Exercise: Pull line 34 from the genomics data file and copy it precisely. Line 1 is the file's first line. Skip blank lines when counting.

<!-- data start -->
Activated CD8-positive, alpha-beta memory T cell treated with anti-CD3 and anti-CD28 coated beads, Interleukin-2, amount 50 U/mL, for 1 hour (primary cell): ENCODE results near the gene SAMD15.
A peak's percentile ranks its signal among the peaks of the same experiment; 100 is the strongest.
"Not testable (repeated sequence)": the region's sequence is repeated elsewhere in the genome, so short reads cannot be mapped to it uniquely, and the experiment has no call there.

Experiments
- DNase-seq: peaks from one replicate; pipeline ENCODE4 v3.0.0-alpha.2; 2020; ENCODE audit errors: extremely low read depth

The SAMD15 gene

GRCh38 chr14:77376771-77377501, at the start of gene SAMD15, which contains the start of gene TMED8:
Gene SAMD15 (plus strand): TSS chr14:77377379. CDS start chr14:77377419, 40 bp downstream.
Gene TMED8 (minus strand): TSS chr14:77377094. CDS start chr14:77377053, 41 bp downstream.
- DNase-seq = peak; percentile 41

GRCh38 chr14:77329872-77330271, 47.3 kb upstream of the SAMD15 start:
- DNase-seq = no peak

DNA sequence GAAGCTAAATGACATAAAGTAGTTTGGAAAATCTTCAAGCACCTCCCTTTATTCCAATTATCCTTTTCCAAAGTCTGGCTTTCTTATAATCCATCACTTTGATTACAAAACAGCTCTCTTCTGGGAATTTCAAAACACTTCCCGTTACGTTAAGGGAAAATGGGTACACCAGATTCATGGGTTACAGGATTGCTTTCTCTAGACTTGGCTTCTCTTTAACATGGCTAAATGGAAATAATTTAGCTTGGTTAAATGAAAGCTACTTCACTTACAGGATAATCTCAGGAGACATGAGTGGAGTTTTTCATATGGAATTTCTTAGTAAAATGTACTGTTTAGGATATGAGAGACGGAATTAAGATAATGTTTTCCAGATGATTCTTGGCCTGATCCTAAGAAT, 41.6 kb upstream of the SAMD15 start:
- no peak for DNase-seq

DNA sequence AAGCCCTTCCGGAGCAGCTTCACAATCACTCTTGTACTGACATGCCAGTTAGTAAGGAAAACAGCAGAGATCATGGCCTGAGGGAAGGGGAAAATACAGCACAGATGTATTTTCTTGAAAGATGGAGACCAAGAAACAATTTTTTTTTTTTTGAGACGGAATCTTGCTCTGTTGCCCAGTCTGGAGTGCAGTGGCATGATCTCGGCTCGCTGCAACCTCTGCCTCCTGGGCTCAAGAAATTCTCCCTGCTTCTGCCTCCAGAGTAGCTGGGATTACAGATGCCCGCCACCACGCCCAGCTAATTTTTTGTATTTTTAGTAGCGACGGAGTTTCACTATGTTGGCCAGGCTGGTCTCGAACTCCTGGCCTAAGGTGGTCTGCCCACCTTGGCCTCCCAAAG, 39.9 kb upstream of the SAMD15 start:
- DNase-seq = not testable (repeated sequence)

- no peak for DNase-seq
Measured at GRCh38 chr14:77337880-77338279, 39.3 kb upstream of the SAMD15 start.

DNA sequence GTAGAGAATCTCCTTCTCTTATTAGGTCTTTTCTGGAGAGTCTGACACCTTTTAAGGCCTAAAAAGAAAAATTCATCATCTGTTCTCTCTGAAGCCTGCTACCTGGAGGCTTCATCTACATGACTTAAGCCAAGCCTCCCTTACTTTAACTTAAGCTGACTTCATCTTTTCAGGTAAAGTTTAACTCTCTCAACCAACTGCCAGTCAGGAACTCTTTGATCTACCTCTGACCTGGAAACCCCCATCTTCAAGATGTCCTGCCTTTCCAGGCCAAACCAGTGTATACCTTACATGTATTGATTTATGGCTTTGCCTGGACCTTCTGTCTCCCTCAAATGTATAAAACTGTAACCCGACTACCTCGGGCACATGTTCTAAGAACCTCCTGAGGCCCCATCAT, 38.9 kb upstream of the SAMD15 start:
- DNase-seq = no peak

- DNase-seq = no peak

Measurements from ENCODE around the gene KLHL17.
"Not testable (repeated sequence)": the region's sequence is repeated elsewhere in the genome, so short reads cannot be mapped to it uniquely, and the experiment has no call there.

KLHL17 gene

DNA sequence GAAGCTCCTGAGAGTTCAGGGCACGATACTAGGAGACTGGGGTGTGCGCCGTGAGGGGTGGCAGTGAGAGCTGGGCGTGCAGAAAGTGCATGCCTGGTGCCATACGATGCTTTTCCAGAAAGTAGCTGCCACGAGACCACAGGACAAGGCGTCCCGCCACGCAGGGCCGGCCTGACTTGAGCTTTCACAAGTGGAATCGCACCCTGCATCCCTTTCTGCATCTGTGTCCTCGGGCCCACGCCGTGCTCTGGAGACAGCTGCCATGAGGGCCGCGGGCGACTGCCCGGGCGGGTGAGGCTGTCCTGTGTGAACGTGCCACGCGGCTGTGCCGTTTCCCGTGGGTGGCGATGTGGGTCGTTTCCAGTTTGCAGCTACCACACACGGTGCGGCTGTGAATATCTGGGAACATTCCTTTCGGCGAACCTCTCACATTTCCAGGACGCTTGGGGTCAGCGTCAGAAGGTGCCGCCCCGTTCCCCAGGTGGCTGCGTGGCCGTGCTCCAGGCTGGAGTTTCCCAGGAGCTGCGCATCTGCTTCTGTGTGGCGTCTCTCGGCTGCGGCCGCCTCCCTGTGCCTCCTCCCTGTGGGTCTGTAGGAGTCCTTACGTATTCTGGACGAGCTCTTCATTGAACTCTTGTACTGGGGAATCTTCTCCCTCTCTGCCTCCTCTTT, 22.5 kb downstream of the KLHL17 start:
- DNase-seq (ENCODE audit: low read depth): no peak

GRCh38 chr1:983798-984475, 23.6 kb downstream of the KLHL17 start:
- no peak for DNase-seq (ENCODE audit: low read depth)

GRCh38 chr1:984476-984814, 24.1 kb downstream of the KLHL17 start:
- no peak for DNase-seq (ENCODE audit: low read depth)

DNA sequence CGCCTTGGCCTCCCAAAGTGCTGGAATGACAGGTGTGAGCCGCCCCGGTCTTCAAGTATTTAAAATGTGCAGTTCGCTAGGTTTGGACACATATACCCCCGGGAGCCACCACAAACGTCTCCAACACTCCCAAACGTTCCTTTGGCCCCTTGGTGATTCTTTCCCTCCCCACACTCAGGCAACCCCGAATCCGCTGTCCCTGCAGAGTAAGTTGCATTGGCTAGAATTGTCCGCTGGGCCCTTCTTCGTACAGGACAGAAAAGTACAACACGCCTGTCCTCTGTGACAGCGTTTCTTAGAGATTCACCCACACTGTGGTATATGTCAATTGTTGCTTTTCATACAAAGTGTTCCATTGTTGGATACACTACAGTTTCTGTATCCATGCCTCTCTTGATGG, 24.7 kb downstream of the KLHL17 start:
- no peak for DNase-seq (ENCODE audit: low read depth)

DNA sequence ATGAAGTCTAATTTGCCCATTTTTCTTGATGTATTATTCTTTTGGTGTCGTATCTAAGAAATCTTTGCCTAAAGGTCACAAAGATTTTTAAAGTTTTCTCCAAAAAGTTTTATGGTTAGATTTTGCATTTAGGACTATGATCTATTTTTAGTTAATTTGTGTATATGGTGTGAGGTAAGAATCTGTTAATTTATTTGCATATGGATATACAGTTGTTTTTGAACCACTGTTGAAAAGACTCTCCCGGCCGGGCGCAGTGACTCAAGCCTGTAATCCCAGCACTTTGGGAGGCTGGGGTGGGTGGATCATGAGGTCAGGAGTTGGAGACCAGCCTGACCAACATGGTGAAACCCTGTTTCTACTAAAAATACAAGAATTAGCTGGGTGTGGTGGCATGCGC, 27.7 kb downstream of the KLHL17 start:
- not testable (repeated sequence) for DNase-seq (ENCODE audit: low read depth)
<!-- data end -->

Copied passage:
- not testable (repeated sequence) for DNase-seq (ENCODE audit: low read depth)